Omniscience, the Trinity, and Free Will: Why I can’t believe

An Answers in Genesis article, “Was the Cross ‘Plan B’?“, poses the following question:

Was Jesus’s death on the Cross a result of God’s best-laid plans gone wrong? Did human sin take God by surprise? Was there an emergency plan B forced upon the Creator of the universe after the Fall in Genesis?

The article answers this question as follows:

No, Jesus went to the Cross exactly as God had intended before the world began. … Jesus is the very design and accomplishment of God’s eternal wisdom. The plan of redemption was not a necessary afterthought to remedy a plan gone wrong. Jesus had purposed to redeem us from eternity past. His work on the Cross is nothing short of the pinnacle of the revelation of God’s eternal and sovereign wisdom.

This article brought together all the problems I have with believing Christianity. The argument here is that God created the world and mankind knowing that man would sin and knowing that Jesus would have to die on the cross and knowing that millions and billions of people would refuse his “gift” and wind up in hell. This just seems weird and twisted.

According to this line, God put Adam and Eve in a situation where he knew they would fail and then punished them for it. This is something I work hard never to do with my daughter. If she’s tired and hungry and out of sorts, I wouldn’t take her to the grocery store, because I would know she would probably fall apart. And if I did take her to the grocery store in that condition, I wouldn’t punish her when she did fall apart. That would be completely unfair of me, especially because her meltdown would be in some sense my fault for taking her shopping when I knew she couldn’t make it through. But this, supposedly, is just what God does.

Then there is the whole Trinity thing. When reading this article I wondered to myself how God the Father broke the news about this plan to Jesus: “Hey, let’s make a planet with lots of little intelligent beings, but we’ll give them the opportunity to make wrong choices and then when they do, which they will, we’ll have to send them into eternal torture as punishment until you go down there and let them torture and murder you so that I can forgive their wrongdoing. Sound good?” But then I realized that given that God and Jesus are supposed to be one and the same, no such conversation would be necessary. Except that when Jesus was on earth he did have conversations with God the Father, and God the Father knew things Jesus didn’t. I have to ask, can we just admit that the Trinity makes no sense already?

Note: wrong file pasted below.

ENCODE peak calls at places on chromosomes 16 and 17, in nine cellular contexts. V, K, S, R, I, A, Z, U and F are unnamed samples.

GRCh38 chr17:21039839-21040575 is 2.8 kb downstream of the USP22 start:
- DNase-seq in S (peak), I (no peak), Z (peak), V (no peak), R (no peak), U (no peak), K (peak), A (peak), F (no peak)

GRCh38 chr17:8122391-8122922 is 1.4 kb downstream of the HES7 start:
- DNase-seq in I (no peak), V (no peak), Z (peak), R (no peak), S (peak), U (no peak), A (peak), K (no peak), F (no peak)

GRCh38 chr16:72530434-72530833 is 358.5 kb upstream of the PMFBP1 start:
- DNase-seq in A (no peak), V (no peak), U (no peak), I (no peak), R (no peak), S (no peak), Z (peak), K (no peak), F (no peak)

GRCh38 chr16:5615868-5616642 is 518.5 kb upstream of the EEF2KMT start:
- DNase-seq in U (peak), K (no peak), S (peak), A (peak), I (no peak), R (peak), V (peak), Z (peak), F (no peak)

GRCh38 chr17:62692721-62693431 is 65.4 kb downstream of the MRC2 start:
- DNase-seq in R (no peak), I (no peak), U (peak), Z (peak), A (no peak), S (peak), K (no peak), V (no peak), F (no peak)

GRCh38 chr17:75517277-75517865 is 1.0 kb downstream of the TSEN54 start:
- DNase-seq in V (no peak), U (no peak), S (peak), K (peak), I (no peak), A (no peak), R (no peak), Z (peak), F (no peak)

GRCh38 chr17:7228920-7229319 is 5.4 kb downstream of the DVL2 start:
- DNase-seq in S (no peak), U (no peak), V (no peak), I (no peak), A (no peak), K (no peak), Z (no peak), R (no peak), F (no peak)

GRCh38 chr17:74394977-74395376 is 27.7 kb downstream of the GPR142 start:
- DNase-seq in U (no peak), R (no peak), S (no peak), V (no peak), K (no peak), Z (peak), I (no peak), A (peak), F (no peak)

And this brings up a third question too. If God knew before he created the world that he would create the world and exactly everything he would do in the future – since he’s supposedly omniscient – then would God have free will? I think not. If I knew everything I would do in the future laid out exactly it would happen, I wouldn’t have free will. I couldn’t choose any other option. Actually, I feel sorry for the God this idea would create. He would be a God trapped into one path, unable to choose anything different, indeed, unable to make choices at all. And he would certainly not be omnipotent.

Yeah, no. It just doesn’t make sense to me. I didn’t leave Christianity because I didn’t know that there are plenty of Christians who are loving and caring rather than legalistic, or because I didn’t realize there are Biblical interpretations that allow for accepting gay people and gender equality. I didn’t leave because I didn’t know there were a diversity of different streams of Christian spirituality. I left Christianity because it simply doesn’t make sense.

About Libby Anne

Libby Anne grew up in a large evangelical homeschool family highly involved in the Christian Right. College turned her world upside down, and she is today an atheist, a feminist, and a progressive. She blogs about leaving religion, her experience with the Christian Patriarchy and Quiverfull movements, the detrimental effects of the "purity culture," the contradictions of conservative politics, and the importance of feminism.


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